Karl Radek


Source: The Communist Review, May 1923, Vol. 4, No. 1.
Publisher: Communist Party of Great Britain
Transcription/Markup: Brian Reid
Public Domain: Marxists Internet Archive (2006). You may freely copy, distribute, display and perform this work; as well as make derivative and commercial works. Please credit “Marxists Internet Archive” as your source.

Written on the occasion of the 25th Anniversary of the Russian Communist Party

LIKE everything else in nature, Lenin was born, has developed, has grown. When Vladimir Ilyitch once observed me glancing through a collection of his articles, written in the year 1903, which had just been published, a sly smile crossed his face, and he remarked with a laugh:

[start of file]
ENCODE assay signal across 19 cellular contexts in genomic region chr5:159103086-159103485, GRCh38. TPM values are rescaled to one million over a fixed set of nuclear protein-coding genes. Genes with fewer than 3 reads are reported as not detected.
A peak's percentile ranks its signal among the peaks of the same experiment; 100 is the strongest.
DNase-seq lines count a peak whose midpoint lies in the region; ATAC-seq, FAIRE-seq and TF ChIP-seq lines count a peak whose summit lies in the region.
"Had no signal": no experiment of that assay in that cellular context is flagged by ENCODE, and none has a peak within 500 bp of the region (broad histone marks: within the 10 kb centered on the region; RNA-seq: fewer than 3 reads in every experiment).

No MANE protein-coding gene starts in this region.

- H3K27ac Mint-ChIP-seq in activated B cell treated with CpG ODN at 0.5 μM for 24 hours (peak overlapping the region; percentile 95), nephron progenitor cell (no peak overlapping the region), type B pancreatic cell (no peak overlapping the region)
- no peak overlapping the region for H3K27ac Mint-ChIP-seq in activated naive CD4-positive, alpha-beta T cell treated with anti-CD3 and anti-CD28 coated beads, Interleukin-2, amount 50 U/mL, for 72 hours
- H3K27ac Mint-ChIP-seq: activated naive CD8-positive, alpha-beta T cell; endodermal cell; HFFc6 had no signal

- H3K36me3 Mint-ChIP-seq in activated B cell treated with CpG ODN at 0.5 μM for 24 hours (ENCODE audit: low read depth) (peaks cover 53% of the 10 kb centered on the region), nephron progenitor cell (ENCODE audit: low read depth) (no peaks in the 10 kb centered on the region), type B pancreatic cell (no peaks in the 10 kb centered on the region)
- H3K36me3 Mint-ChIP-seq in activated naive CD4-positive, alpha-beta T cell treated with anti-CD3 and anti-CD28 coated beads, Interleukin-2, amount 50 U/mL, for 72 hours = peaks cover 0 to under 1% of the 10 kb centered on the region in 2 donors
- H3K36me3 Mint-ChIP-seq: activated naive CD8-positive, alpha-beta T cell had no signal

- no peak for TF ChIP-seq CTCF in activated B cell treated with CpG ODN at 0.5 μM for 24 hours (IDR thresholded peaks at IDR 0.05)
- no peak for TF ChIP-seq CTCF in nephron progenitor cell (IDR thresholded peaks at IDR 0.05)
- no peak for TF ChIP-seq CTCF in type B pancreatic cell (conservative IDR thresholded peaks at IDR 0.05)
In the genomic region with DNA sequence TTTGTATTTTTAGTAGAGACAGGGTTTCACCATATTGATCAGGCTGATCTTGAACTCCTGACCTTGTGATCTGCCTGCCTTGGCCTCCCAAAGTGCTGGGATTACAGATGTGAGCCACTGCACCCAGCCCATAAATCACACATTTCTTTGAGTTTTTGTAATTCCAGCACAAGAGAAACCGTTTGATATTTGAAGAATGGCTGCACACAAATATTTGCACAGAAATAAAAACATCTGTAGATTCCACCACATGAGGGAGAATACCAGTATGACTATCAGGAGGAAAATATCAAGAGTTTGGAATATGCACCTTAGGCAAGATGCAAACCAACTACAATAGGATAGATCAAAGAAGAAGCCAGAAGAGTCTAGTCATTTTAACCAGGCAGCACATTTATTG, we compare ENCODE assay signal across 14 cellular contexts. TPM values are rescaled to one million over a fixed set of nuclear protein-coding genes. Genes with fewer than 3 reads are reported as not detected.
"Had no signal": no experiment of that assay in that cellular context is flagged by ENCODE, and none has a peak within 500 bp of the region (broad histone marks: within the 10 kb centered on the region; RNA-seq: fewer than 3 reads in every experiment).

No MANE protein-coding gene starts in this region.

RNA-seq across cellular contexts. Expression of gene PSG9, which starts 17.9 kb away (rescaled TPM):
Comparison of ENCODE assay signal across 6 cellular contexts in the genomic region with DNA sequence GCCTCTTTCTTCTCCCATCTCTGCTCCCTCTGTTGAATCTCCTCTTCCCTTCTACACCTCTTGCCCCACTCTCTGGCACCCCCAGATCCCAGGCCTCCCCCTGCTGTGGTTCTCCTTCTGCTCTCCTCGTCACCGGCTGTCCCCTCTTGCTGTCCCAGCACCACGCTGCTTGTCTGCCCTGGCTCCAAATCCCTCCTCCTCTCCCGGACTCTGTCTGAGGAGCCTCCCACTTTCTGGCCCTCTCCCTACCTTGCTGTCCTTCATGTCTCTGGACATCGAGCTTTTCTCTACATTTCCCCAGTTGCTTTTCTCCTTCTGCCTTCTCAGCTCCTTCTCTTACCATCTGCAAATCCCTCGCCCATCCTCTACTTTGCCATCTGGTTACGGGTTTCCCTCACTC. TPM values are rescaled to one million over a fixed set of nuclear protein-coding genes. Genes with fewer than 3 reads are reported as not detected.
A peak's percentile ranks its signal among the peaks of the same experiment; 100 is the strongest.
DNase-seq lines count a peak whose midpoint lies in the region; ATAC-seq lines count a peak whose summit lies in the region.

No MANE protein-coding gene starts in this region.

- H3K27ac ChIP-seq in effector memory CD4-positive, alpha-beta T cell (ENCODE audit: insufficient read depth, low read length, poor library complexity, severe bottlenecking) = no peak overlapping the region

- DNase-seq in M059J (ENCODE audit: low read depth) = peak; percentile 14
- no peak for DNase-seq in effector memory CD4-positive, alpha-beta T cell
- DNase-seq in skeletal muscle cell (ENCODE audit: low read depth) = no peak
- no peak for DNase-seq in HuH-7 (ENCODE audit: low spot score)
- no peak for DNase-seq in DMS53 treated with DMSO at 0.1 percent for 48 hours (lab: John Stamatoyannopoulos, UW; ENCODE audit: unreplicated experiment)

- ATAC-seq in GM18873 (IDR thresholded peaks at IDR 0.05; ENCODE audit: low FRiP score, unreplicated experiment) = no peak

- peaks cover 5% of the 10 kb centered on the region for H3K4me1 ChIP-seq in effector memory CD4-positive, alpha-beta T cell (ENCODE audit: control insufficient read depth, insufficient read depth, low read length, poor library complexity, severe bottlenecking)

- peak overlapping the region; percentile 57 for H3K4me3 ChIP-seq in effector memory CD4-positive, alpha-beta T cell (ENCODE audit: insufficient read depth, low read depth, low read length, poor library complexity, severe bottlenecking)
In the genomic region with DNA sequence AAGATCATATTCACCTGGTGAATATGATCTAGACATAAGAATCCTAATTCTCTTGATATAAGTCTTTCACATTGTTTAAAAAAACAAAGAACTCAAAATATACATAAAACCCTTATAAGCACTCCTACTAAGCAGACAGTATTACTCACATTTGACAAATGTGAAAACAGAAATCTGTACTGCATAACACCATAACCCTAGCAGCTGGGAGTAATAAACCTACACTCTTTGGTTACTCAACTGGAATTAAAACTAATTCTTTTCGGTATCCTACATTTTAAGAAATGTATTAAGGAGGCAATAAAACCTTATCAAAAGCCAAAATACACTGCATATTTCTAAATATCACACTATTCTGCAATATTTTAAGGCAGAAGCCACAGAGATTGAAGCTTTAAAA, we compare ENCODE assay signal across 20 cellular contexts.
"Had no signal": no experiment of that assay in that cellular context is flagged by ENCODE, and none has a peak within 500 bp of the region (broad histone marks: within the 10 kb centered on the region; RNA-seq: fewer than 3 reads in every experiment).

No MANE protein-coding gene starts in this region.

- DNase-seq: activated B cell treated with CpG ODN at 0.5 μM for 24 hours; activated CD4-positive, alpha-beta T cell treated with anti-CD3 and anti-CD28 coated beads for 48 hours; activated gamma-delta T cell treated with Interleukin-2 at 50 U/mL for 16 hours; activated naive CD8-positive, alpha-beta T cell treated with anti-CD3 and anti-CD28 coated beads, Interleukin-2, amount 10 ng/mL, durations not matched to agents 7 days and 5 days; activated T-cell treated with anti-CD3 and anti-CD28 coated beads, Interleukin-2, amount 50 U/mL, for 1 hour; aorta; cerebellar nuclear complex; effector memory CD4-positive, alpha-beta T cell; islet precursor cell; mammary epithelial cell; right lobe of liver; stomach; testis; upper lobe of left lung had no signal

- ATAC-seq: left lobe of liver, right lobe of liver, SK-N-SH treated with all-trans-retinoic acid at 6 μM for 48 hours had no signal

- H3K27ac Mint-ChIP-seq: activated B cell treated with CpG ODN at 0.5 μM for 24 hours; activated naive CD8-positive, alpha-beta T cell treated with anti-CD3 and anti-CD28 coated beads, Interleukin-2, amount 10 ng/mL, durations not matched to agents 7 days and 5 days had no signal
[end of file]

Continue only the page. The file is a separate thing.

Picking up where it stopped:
“It is very interesting to read what stupid fellows we were! But I do not here intend to compare the shape of Lenin’s skull at the age of 10, 20 or 30 with the skull of that man who presided over the sessions of the Central Committee of the Party or the Council of Peoples’ Commissars. Here it is not a question of Lenin as leader, but as a living human being. P. B. Axelrod, one of the fathers of Menshevism, who hates Lenin from the bottom of his soul—Axelrod’s case is an excellent example of how love can change to hate—related, in one of the philippics with which he sought to convince me of the harmfulness of Bolshevism in general and of Lenin in particular, how Lenin went abroad for the first-time, and how he went walking and bathing with him. “I felt at that time,” said Axelrod, “that here was a man who would become the leader of the Russian Revolution. Not only was he an educated Marxist—there were many of these—but he knew what he wanted to do and how it was to be done. There was something of the smell of Russian earth about him.” Pavel Borisovitch Axelrod is a bad politician, he does not smell of the earth. He is one who reasons at home in his own study, and the whole tragedy of his life consists of the fact that at a time when there was no labour movement in Russia, he thought out the lines upon which such a labour movement should develop, and when it developed on different lines, he was frightfully offended, and to-day he continues to roar with rage at the disobedient child. But people often observe in others that which is lacking in themselves, and Axelrod’s words with regard to Lenin grasp with unsurpassable acuteness precisely those characteristics which make Lenin a leader.